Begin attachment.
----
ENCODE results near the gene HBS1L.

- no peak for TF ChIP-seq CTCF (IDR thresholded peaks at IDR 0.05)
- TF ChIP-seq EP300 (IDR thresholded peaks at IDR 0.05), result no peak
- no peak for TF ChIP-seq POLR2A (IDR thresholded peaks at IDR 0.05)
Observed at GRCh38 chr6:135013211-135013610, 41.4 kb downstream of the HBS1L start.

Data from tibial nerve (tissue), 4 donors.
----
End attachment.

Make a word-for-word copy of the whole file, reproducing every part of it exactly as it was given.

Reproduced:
ENCODE results near the gene HBS1L.

- no peak for TF ChIP-seq CTCF (IDR thresholded peaks at IDR 0.05)
- TF ChIP-seq EP300 (IDR thresholded peaks at IDR 0.05), result no peak
- no peak for TF ChIP-seq POLR2A (IDR thresholded peaks at IDR 0.05)
Observed at GRCh38 chr6:135013211-135013610, 41.4 kb downstream of the HBS1L start.

Data from tibial nerve (tissue), 4 donors.